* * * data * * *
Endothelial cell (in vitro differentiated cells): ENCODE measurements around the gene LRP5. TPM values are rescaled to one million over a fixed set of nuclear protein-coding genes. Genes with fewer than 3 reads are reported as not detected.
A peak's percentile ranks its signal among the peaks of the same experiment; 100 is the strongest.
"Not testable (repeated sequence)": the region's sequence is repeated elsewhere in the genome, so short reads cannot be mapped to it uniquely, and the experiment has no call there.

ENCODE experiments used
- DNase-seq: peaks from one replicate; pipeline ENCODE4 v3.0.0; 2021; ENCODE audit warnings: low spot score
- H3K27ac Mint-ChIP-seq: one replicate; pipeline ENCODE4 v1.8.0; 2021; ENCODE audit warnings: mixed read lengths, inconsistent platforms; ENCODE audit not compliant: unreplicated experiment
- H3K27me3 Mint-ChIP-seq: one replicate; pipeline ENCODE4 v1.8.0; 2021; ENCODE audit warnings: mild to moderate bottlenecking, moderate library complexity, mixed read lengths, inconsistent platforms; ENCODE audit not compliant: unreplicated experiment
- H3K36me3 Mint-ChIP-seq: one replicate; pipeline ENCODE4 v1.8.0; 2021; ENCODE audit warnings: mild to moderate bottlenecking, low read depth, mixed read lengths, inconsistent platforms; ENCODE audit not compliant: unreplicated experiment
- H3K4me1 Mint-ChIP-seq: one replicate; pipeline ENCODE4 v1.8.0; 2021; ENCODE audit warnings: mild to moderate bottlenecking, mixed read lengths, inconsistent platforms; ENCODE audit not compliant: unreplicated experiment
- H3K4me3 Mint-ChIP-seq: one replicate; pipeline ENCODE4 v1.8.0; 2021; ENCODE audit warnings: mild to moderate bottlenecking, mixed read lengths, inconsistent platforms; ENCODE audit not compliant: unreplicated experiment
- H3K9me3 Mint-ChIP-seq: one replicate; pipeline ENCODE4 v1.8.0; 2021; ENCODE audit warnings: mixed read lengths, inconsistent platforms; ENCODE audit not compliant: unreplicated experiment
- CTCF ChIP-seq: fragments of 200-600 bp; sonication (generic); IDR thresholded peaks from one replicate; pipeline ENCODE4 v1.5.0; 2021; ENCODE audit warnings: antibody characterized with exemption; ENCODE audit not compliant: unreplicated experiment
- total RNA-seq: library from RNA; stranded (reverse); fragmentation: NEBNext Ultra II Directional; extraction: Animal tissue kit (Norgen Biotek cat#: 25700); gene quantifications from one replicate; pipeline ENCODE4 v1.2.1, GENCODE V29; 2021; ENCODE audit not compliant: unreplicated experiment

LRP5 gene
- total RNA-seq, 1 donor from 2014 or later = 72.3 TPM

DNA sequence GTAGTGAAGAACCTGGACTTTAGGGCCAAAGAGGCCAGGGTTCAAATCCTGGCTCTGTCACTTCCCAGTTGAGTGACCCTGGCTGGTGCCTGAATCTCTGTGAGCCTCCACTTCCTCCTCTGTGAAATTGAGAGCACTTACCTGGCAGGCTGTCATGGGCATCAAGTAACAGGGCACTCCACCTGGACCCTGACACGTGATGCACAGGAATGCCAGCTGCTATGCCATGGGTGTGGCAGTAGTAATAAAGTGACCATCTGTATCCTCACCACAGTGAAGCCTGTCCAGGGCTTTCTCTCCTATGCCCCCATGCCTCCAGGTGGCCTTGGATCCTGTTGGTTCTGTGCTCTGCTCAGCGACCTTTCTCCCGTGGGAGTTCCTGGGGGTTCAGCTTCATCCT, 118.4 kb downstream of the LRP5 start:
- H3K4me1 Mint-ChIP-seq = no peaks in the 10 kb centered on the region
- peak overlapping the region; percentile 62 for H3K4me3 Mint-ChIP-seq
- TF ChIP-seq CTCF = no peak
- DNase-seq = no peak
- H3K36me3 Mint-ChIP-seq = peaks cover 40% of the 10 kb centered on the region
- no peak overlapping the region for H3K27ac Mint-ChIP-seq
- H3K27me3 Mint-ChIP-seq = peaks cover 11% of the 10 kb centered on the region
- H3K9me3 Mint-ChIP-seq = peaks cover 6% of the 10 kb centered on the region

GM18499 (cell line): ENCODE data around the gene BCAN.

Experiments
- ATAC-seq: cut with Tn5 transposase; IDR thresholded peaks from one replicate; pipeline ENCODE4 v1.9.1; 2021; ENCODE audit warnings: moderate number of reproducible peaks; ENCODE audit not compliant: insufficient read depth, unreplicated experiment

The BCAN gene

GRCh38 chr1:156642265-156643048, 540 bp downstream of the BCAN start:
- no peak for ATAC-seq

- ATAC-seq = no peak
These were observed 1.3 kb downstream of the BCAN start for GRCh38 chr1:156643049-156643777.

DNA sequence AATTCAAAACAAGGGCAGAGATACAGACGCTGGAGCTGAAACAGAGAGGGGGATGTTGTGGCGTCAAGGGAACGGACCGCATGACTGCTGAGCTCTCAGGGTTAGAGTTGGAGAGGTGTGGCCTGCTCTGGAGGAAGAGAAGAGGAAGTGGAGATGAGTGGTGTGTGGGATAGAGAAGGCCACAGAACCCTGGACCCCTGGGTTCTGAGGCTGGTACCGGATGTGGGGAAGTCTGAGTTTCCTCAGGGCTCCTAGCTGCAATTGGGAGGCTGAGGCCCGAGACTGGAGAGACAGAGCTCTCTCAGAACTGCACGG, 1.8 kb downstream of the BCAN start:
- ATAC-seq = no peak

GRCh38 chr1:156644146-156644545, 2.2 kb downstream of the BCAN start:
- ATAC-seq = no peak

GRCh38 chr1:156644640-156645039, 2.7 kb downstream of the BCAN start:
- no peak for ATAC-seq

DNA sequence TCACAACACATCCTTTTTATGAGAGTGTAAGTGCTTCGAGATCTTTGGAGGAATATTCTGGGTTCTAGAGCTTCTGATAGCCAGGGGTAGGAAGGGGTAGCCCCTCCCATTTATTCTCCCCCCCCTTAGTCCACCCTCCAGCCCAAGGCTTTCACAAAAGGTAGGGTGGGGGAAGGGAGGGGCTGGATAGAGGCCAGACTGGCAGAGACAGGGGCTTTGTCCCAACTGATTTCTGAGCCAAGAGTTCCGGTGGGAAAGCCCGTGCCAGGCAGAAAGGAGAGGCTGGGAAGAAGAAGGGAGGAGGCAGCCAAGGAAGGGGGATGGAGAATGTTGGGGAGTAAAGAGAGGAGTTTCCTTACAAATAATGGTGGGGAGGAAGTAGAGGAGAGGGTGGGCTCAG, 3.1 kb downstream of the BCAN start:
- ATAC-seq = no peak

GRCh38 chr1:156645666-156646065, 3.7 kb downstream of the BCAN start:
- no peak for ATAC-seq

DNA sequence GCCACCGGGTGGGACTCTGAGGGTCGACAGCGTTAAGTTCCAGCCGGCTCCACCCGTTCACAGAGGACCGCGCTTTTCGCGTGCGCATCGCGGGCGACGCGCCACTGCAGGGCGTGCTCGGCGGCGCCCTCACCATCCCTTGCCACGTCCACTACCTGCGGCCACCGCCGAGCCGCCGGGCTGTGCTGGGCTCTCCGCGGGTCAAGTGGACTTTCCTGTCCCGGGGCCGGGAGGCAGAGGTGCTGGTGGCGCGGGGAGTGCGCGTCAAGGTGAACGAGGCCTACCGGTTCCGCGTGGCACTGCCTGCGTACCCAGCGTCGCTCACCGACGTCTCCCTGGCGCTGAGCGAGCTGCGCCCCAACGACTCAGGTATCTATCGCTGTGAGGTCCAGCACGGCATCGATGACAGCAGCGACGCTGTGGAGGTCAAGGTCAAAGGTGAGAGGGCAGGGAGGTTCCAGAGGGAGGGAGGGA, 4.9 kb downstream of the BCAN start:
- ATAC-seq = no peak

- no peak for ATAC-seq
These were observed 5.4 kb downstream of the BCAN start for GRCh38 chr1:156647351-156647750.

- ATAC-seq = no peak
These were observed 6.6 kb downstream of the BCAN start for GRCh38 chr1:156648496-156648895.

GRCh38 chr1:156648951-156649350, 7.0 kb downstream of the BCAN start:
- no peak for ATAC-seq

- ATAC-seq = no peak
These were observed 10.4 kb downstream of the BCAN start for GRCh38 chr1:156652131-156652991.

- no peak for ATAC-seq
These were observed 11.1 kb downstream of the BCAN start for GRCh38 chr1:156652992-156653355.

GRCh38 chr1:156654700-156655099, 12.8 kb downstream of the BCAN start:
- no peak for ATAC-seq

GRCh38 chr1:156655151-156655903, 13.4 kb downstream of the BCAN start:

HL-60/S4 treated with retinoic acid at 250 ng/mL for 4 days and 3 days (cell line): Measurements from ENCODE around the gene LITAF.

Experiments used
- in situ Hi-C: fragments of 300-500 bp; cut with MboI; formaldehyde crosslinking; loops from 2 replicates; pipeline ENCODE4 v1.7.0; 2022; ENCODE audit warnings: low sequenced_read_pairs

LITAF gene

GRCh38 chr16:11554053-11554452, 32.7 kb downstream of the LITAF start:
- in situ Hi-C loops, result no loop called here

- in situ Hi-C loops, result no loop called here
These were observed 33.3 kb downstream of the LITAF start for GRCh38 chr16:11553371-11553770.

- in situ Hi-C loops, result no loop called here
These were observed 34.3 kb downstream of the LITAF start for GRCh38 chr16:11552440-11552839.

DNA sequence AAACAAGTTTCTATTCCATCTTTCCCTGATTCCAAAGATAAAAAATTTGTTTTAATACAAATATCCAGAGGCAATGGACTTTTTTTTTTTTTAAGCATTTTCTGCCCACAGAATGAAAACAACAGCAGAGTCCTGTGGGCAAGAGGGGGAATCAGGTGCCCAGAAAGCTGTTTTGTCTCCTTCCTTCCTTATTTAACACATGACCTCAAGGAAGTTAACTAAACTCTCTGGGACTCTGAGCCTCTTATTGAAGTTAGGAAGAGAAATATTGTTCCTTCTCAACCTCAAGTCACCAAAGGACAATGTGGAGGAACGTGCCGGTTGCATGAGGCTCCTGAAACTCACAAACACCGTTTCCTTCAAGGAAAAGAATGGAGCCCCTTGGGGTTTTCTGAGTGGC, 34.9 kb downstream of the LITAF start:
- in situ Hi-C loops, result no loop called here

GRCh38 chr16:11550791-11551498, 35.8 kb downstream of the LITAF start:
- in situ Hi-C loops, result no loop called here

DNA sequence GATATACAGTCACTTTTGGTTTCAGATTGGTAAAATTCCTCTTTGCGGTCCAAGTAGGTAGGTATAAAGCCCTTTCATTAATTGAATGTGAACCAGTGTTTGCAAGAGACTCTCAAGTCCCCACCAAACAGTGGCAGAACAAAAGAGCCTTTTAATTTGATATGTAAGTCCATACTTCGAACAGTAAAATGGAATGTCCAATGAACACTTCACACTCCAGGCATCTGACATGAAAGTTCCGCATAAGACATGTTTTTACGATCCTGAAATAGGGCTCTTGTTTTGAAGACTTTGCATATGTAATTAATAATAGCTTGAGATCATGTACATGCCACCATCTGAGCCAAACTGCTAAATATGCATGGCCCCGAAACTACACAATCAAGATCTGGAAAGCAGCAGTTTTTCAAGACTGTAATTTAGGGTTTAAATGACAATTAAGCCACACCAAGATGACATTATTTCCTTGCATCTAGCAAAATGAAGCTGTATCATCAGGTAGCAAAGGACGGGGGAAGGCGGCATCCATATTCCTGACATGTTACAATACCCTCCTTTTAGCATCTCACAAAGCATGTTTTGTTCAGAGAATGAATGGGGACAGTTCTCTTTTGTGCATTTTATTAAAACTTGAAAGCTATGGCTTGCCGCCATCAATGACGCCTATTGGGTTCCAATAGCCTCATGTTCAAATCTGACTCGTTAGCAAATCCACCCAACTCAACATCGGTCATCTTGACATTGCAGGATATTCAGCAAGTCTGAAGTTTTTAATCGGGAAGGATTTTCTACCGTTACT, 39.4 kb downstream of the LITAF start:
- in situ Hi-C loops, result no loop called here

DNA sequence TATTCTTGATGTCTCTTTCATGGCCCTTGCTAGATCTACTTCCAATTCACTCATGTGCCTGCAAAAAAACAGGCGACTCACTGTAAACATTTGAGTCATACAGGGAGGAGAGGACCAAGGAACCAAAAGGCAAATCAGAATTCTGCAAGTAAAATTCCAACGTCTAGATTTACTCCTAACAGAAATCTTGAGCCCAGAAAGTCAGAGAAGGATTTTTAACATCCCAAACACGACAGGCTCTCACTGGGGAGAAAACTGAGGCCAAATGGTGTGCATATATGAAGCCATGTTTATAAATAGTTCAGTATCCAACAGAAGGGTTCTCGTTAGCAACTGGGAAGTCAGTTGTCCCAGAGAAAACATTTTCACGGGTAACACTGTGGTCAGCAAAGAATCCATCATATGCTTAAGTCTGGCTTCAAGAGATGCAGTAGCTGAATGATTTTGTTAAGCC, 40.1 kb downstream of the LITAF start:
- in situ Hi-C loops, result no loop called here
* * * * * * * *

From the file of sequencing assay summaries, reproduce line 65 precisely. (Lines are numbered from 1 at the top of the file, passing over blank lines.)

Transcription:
These were observed 33.3 kb downstream of the LITAF start for GRCh38 chr16:11553371-11553770.